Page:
Whatever the cause, it seems it’s those who have a small degree of flat feet who are particularly at risk of headaches.
‘This is because they are continually loading their weight in the wrong part of their foot, putting pressure on the tendon which runs down the side of the ankle and along the centre of the foot,’ says Mr Klinke.
This tendon plays an important supporting role for the foot, and if it weakens the arch will fall and the heel tilts inwards.
‘They are then more likely to suffer headaches and back or knee pain as the tendon gets progressively weaker.
By contrast, many people born with flat feet simply have a foot structure which stays the same throughout their life and doesn’t cause them any difficulties.
Rachel had been diagnosed with flat feet by a podiatrist when she was 14, after her mother noticed her feet were unusually wide (another common characteristic, caused by laxity in the joints).
Rachel was warned this made her prone to bunions, because as her foot rolls inwards, pressure builds on the area around the big toe, squashing the joint.
‘I was prescribed some special orthotics [custom-made insoles] to wear in my shoes, to improve the position of my feet,’ recalls rachel.
‘But by 17 I didn’t want to wear sensible shoes with orthotics. I wore stupid shoes, just like my friends. So by 20 I had developed bunions on both feet.’
But it wasn’t until she was 25 and moved to London from her home in Australia that Rachel noticed how bad her foot problems had become.
‘I was walking around more than I did in Australia and my bunions were becoming increasingly painful. It was hard to find shoes which were wide enough to fit properly.
‘I knew that at some point I would probably need foot surgery, but it was something I tried to keep at the back of my mind.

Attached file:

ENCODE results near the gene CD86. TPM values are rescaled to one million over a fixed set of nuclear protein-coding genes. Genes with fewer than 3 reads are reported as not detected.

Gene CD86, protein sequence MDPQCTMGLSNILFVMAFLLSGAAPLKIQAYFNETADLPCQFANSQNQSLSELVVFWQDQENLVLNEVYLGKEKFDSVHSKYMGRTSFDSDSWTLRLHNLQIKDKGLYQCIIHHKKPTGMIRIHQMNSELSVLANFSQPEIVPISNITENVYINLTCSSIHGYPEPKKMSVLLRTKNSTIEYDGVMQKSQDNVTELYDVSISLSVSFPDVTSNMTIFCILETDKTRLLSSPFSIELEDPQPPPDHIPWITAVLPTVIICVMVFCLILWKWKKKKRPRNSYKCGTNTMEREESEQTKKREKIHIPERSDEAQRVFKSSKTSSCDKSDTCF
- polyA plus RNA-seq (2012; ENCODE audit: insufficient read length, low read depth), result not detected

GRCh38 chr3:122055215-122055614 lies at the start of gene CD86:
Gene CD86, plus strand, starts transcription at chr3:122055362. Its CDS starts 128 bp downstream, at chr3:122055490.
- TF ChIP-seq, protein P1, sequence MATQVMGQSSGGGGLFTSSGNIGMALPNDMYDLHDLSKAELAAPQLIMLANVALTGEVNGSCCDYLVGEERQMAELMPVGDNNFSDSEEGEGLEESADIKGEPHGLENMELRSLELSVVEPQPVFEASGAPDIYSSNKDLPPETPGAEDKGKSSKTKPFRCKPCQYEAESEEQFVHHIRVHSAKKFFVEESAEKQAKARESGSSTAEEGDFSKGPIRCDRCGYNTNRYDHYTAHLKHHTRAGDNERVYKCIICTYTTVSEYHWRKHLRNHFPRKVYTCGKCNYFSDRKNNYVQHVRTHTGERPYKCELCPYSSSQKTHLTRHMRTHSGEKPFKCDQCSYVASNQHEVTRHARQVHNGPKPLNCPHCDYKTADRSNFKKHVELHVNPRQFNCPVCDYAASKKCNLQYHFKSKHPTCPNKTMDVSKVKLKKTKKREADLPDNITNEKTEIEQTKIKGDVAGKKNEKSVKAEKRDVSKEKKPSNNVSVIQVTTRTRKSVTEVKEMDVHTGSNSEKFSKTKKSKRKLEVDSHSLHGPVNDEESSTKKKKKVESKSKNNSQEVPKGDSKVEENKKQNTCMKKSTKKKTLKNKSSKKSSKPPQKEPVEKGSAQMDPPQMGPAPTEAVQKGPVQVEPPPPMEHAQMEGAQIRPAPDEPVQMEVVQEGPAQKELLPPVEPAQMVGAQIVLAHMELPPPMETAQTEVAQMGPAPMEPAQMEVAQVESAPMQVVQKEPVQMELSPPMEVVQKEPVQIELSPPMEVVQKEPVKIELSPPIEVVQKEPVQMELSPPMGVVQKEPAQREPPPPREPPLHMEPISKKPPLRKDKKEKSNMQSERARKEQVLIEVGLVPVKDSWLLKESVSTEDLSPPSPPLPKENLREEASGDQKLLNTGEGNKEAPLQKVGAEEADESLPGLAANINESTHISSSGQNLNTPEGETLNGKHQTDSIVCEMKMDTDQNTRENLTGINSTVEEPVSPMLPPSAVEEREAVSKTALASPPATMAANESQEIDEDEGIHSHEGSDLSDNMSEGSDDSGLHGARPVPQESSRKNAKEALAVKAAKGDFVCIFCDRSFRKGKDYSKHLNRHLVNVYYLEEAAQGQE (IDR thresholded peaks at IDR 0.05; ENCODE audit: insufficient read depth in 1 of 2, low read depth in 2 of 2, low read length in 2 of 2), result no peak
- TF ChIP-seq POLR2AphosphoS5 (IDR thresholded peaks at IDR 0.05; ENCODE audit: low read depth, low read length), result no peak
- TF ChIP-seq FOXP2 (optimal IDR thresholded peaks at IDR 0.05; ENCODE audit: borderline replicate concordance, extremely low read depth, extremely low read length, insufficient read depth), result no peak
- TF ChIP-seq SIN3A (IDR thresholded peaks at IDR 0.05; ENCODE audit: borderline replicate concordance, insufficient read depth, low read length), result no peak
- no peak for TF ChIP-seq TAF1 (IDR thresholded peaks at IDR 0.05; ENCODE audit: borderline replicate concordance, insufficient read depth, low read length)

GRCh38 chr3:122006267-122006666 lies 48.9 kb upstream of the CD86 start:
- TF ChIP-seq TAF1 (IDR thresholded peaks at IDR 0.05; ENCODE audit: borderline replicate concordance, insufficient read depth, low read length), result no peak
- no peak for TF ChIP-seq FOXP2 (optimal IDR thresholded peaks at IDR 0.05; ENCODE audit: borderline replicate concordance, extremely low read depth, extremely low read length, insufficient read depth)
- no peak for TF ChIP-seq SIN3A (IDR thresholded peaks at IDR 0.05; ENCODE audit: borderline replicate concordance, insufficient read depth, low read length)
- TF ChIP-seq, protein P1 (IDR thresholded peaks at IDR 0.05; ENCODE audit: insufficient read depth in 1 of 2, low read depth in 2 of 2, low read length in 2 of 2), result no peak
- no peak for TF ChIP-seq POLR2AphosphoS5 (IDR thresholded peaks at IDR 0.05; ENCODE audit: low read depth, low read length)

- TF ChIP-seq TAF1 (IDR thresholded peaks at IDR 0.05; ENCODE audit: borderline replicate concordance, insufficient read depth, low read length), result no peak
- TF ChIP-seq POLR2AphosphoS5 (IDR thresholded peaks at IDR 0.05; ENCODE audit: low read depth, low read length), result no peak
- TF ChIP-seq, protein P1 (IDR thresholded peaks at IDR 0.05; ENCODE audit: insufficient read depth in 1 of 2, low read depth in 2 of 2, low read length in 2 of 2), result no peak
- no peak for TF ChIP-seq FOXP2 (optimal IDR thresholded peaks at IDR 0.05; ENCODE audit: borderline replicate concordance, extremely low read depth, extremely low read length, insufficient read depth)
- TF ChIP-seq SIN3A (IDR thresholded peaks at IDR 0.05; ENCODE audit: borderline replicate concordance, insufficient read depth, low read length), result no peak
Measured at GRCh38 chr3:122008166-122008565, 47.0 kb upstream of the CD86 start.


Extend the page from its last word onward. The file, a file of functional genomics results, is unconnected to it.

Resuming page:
‘The headaches started when I was about 27. If I had been walking for a while, pain would start at the base of my neck then work upwards into a wild, throbbing headache. the only thing which gave me relief was to lie down.
‘I would get dreadful headaches most weekends, but I didn’t think anything could be done about it.’ Then Rachel developed a ‘nasty ache’ in her lower back every few weeks.
‘I thought it was due to an old injury, but when I saw an osteopath he looked straight at my flat feet and explained they were the cause of both my back problems and headaches.’
For many people, orthotics to give extra cushioning on the inside of the foot to prevent the foot from rolling inwards are sufficient, but a small minority will need surgery. Rachel had surgery to correct both her bunions and flat feet.
People with flat feet develop very tight calf muscles from the strain of the heel rolling inwards, so Rachel’s operation involved first cutting the muscle.
Her heel bone was then moved about 1cm into line with her knees, and pinned in place with surgical screws.
A small mid-foot joint was also fused together to provide greater stability because Rachel had lax ligaments, making her foot prone to rolling inwards.
Rachel had one foot treated at a time. An operation on her right foot was carried out at London Bridge Hospital in February 2007, and the second operation was a year later. Rachel faced a long recovery. ‘It was a big undertaking psychologically and physically,’ she recalls.
‘You can’t put any weight on your foot for a full six weeks after surgery, and even after that you have to take it very slowly.
‘It took a year after both operations before I was fully recovered. But I haven’t had a single headache since – which feels like magic!’
By Jenny Hudson